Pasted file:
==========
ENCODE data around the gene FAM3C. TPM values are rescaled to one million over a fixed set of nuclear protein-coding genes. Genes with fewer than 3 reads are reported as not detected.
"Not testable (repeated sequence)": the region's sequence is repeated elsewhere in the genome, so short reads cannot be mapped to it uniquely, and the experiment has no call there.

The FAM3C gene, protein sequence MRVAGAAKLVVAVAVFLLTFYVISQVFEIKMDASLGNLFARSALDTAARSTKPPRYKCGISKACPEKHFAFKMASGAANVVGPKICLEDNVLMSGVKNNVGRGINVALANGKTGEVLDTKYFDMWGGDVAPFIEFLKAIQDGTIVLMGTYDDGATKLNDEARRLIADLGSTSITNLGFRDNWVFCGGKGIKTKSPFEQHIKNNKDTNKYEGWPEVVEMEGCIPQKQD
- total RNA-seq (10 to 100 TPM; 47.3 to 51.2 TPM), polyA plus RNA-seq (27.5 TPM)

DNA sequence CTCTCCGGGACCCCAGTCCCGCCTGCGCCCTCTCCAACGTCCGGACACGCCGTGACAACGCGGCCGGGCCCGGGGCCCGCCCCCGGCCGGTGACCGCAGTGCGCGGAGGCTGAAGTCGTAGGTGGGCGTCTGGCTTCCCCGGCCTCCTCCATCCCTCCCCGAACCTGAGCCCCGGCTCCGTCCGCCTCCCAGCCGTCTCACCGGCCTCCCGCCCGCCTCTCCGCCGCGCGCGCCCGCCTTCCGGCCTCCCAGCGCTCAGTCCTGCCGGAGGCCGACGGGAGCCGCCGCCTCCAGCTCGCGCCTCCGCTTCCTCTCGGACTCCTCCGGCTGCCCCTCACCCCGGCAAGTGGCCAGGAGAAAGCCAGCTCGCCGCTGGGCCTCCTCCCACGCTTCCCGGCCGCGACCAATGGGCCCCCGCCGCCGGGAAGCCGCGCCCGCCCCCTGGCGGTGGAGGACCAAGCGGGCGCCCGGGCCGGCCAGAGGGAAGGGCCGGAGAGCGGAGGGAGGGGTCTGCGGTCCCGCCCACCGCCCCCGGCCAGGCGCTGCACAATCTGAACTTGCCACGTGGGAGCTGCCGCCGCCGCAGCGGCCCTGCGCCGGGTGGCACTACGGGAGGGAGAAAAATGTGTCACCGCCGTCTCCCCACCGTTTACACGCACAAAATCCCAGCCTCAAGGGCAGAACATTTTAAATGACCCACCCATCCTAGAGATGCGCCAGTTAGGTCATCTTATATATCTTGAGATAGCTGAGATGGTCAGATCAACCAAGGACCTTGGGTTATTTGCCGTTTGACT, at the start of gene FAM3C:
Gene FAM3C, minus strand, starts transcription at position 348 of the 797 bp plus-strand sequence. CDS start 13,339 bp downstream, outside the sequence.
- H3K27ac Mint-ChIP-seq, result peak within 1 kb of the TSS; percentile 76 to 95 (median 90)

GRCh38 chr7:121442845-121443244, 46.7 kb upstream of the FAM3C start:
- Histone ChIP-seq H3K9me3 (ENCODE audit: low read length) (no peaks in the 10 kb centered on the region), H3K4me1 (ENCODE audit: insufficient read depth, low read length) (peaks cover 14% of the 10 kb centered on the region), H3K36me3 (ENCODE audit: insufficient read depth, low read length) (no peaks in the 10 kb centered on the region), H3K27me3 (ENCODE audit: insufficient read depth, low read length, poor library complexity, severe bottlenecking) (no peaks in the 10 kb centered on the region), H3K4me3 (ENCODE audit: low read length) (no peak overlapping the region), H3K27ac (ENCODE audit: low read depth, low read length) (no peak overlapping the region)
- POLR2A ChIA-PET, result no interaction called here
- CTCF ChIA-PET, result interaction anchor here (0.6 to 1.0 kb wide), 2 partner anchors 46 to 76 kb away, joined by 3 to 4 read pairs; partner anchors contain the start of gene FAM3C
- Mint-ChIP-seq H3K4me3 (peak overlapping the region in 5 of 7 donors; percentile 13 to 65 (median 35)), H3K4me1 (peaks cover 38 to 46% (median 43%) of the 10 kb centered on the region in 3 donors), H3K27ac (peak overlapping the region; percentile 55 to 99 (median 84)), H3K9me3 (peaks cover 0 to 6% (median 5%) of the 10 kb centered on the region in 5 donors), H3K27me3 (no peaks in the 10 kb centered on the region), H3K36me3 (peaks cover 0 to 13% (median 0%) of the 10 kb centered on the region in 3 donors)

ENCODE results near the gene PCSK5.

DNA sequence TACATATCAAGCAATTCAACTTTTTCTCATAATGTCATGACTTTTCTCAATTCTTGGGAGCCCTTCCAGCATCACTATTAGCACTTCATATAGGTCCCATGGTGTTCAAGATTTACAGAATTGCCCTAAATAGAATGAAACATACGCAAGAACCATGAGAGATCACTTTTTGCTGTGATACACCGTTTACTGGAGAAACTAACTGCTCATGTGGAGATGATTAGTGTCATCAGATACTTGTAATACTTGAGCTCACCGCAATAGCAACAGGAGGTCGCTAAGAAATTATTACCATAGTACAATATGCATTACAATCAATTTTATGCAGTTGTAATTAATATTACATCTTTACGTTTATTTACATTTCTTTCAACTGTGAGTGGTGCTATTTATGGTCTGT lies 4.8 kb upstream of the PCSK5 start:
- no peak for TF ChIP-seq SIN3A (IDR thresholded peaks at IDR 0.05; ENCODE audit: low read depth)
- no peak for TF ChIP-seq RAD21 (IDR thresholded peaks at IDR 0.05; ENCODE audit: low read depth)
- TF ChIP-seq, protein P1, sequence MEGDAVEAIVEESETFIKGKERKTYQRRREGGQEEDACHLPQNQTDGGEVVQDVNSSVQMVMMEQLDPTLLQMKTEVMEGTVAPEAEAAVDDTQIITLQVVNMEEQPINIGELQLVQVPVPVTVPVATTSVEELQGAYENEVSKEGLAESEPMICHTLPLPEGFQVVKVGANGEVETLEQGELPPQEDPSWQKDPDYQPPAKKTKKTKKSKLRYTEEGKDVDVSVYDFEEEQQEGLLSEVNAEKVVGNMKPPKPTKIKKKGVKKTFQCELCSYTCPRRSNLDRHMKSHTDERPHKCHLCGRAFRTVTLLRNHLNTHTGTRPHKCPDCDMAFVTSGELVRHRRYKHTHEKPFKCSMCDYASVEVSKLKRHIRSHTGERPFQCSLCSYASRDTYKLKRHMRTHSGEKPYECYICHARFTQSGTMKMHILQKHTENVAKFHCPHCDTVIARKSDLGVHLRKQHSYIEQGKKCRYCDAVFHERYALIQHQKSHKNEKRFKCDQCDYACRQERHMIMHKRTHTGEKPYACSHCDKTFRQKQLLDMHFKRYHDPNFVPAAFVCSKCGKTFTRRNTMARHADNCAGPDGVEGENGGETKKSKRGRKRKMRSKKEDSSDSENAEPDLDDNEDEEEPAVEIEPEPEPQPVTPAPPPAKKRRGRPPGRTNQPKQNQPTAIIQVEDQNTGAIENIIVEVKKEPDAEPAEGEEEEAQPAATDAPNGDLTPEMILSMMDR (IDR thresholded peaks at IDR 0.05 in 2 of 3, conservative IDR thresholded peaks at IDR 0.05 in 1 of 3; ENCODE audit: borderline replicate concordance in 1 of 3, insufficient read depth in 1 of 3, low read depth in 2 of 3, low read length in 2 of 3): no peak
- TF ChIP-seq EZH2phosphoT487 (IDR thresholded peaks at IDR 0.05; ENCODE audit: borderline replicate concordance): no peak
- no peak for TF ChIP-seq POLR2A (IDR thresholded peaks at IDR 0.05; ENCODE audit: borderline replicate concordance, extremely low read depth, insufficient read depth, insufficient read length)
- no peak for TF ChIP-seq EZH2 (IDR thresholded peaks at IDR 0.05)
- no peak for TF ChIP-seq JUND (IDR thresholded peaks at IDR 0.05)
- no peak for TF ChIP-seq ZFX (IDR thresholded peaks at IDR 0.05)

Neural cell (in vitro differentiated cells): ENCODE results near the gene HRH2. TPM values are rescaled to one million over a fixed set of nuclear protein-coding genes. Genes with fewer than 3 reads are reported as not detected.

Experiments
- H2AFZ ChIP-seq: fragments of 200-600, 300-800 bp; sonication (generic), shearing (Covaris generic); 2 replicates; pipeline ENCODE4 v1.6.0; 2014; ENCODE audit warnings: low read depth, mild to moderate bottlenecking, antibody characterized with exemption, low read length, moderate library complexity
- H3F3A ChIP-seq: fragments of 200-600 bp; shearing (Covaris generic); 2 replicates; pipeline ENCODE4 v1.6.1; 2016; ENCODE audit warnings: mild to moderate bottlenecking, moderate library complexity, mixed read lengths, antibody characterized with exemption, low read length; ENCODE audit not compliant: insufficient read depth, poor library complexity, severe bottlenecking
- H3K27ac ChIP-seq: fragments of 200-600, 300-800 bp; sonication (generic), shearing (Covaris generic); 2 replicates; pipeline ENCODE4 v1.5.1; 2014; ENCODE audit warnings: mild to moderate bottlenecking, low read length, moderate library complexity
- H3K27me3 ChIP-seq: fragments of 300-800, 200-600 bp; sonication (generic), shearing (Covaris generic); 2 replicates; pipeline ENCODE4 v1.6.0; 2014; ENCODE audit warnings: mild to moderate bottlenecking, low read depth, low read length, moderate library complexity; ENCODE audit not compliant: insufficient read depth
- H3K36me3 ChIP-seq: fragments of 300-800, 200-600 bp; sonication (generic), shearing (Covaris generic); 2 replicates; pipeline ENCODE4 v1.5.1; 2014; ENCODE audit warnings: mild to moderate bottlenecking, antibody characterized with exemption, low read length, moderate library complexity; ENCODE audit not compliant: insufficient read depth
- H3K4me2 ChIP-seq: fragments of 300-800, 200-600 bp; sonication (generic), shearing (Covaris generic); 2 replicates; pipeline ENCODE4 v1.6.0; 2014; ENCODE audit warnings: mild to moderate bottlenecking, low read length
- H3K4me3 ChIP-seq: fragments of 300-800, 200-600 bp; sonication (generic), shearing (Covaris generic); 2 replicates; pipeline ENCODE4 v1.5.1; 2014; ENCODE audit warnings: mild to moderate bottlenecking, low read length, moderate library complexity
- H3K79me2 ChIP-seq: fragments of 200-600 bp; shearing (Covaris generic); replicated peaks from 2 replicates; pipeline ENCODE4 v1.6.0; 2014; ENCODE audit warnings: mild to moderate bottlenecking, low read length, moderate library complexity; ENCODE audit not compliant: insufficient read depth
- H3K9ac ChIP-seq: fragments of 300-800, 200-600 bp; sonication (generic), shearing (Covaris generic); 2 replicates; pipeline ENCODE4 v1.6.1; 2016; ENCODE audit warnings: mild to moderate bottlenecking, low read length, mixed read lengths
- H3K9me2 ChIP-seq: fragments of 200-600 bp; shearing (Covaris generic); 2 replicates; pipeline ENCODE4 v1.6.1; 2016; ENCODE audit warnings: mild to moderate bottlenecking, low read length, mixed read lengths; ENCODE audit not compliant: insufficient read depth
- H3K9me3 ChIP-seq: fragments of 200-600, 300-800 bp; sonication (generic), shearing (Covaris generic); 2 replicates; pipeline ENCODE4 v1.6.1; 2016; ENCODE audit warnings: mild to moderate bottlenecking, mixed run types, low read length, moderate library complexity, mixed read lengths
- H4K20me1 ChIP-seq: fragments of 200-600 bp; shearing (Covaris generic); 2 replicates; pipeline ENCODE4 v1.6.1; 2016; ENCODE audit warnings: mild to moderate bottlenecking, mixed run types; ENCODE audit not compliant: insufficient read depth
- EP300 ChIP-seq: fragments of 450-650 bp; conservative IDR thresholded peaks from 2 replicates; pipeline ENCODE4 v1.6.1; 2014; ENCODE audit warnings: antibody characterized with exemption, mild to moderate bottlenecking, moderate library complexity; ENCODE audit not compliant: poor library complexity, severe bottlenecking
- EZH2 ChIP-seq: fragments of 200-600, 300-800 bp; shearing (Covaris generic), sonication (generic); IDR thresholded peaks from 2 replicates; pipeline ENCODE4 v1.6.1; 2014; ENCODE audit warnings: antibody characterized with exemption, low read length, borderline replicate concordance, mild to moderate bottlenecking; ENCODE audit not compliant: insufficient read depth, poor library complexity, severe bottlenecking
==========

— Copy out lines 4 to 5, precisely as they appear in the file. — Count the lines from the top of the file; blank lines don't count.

- total RNA-seq (10 to 100 TPM; 47.3 to 51.2 TPM), polyA plus RNA-seq (27.5 TPM)

DNA sequence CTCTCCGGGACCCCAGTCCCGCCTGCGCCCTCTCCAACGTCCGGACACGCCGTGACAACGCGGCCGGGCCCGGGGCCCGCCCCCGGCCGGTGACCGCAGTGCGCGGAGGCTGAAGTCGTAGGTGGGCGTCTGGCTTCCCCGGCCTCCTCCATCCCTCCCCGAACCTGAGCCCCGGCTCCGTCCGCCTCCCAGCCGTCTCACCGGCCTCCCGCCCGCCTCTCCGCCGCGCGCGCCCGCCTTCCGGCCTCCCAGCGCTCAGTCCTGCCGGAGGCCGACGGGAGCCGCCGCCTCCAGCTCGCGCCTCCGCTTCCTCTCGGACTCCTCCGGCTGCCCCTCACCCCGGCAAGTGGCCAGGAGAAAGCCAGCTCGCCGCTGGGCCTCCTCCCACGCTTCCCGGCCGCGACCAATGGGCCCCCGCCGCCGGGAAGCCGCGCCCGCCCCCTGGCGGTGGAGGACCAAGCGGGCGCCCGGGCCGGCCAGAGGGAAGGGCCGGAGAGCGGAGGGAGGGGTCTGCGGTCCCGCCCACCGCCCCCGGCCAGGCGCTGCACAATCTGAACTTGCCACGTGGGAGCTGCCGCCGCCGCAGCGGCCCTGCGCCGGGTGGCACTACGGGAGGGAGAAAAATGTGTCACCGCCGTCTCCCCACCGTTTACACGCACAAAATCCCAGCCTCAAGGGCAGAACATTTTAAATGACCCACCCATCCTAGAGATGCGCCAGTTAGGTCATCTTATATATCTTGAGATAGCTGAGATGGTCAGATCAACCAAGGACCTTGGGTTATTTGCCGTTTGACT, at the start of gene FAM3C: